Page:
People conflate all three of those things and as a result, they think things are much more random than they are.
So the harder you work to prepare yourself to find and seize opportunities, the luckier you get.
Hard work matters, but it’s also really important to think about resilience. It makes you luckier. If you can extract the learnings from mistakes and failures, you’re going to move forward much more quickly.
I can think of very specific people who have one failure and then they don’t want to try anything else. Whereas other people go, “Okay, I have a failure, I learned a lot, and now I’m going to go do something different.” You practice being resilient. You get better at recovering from failure.
You also mentioned changing your relationship to ideas, or embracing something that sounds unusual or crazy. Are there specific ways that you’d recommend to go about finding the good, even in bad ideas?
Take a class in improv. The major rule of improv is that you accept whatever is given to you. If someone gives you an idea that doesn’t, on the surface, make any sense, you have to go with it. That idea of embracing ideas even [if] on the surface they seem crazy is a really powerful thing. It’s really hard to do.
I write and teach a lot about brainstorming. Someone has an idea and you think it’s a really stupid idea—it’s really hard not to say "that won’t work" or "that’s a stupid idea." But it’s incredibly powerful if you can defer judgment for enough time so you can explore. You’re not investing in it, you’re just going to take a few minutes to see how this might work.
That can be dangerous, though, for a generation that was constantly told to follow its passion. You can follow a bad idea too far if you’re passionate about it. It sounds to me like you’re saying that “follow your passion” is a good message—but an incomplete one.
People tell you to follow your passion, that’s totally cop-out advice. It’s like saying “think outside the box.” Or even “fortune favors the prepared mind.” These things that people say don’t have enough meat on the bone to give you anything to do with it. I am a firm believer that passion follows engagement, not the other way around. The more engaged you are in something, the more passionate you become with it. In fact, there’s evidence the more time you spend with a person, the more you like them.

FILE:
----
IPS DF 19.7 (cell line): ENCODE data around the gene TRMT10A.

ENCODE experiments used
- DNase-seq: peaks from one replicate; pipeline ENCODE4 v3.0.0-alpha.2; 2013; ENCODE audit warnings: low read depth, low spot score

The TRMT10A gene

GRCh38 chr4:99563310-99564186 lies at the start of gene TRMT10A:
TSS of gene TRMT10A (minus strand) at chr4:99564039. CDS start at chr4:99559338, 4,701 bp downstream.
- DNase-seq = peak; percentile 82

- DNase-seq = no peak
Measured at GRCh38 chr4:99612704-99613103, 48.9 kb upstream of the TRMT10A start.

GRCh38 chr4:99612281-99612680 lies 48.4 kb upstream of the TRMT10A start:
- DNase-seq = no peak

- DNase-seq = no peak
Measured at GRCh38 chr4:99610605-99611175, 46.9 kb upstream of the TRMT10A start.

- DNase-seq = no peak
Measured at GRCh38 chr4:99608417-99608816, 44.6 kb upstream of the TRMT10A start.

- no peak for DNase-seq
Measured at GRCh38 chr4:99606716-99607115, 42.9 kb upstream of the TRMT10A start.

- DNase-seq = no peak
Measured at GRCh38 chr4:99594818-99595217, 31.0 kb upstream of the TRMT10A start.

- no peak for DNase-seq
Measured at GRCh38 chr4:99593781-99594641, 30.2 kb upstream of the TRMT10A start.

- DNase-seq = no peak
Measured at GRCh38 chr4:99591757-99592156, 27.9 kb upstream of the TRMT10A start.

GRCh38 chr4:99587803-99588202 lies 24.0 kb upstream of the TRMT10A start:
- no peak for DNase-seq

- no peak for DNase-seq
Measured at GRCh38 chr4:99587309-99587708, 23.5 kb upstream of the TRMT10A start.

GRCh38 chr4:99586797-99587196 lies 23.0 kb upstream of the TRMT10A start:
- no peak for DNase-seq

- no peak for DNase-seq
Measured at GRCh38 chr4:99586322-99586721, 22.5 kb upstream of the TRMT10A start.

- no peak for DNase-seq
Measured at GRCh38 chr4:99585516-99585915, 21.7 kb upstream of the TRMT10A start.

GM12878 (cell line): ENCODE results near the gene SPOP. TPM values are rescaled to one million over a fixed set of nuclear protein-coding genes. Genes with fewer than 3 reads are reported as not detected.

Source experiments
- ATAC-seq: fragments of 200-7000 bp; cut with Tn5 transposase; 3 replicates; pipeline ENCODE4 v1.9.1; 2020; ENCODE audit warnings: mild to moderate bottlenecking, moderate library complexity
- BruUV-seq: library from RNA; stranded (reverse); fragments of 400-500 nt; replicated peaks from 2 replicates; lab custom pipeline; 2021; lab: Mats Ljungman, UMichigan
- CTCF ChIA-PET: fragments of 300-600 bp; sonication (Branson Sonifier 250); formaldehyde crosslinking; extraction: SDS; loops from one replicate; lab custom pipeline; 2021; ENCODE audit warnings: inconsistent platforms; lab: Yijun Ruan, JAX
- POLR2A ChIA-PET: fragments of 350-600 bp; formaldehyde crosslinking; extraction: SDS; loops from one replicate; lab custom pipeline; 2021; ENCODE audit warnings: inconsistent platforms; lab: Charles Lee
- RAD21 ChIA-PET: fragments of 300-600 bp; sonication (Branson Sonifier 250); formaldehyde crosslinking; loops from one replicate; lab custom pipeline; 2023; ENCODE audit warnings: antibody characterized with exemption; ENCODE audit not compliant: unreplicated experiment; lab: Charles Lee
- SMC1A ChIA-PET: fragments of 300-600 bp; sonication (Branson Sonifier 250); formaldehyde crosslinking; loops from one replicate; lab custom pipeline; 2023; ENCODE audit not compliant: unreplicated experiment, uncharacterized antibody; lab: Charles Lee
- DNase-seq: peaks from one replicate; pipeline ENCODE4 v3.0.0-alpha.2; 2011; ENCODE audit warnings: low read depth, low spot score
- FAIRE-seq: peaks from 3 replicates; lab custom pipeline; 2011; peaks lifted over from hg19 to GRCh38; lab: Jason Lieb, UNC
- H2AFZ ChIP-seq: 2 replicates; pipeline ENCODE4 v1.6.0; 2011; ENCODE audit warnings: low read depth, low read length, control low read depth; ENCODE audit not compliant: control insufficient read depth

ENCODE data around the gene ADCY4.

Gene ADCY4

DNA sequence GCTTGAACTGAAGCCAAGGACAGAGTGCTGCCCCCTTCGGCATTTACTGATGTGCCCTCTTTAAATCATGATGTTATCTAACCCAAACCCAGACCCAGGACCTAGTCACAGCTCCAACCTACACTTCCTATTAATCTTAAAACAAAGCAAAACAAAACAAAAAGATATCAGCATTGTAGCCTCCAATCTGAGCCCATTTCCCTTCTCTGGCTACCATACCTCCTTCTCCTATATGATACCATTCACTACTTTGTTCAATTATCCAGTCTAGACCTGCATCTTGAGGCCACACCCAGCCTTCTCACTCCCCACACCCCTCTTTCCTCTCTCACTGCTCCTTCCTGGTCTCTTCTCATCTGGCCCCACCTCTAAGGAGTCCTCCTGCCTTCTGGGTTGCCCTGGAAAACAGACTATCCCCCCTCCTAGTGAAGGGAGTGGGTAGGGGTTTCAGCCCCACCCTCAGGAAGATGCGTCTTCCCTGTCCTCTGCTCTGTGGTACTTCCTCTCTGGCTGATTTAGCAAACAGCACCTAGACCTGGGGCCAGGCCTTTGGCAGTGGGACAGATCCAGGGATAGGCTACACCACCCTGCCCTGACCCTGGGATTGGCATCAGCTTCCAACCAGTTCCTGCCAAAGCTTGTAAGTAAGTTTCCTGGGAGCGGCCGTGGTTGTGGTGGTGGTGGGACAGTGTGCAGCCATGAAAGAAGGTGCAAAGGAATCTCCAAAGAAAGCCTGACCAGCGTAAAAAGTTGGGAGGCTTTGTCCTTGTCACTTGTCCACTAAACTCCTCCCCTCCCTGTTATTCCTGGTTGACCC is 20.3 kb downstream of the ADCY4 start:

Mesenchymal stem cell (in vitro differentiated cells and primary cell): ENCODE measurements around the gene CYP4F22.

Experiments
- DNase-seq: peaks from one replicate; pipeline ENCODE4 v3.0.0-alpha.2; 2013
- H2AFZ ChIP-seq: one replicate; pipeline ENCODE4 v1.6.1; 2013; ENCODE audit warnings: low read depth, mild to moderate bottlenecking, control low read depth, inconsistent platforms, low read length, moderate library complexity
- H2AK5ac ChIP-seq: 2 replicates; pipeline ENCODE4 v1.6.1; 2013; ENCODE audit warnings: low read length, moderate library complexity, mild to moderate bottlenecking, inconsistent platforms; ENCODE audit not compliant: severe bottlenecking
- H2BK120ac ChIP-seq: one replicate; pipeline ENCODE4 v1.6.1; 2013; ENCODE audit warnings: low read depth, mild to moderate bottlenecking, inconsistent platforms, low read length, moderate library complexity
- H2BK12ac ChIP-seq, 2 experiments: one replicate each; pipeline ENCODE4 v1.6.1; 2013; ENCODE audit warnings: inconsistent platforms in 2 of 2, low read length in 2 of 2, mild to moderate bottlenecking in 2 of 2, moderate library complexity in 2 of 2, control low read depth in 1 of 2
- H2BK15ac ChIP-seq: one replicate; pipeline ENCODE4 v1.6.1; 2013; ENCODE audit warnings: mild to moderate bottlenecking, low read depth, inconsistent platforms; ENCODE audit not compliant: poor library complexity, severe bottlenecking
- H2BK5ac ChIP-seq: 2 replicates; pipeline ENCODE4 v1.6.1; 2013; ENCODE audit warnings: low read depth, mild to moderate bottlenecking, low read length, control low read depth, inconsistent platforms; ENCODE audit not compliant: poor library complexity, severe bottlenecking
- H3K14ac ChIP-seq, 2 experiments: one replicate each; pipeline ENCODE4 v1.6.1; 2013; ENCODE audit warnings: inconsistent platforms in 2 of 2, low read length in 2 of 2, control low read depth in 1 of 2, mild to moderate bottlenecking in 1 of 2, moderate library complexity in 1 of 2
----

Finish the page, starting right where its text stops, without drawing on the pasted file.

Let’s imagine it was my job to manage the sewer system of San Francisco. I don’t know anything about that. But I could get passionate about that. It’s super important. We would all be pretty miserable if it wasn’t working. I’m going to guess there are a lot of nuances, and technology and challenges and opportunities for improvement. You could pick anything.
You have to look at your passions, as well as your skills, as well as the market. If I’m passionate about something, and I’m not very good at it—let’s say I love music, but I can’t carry a tune. I could be a good fan. I could play music, go to concerts, maybe be the manager of a band. But if I’m good at it and there’s a market for it, then that’s a job. You want an overlap in your passion, skills and market, and that’s where your sweet spot is.
Now, you can always create a market. Let’s say I’m an artist, and nobody has ever heard of my technique. I can create a market if I’m talented and passionate. But a lot of people don’t want to do that.
So by saying, “How can I engage with something that increases my passion in areas where I can also grow skills that I’m seeing are valuable in the market?"—that would help you build success instead of waiting for it to be given to you.
The point is having a sense of responsibility and agency. In a job, you might have responsibility but no authority. But in your own life, you have the responsibility and authority to do things to craft the life you want to live. Most of us choose where we’re going to live, who we’re going to spend time with, what kind of job we’re going to have. I think that so many people limit themselves, they make a box around themselves that’s much smaller than it needs to be. Then you read stories about people who go off and live in interesting places and you say, “How did you do it?” and they say, “I just did it.”
This interview has been edited and condensed.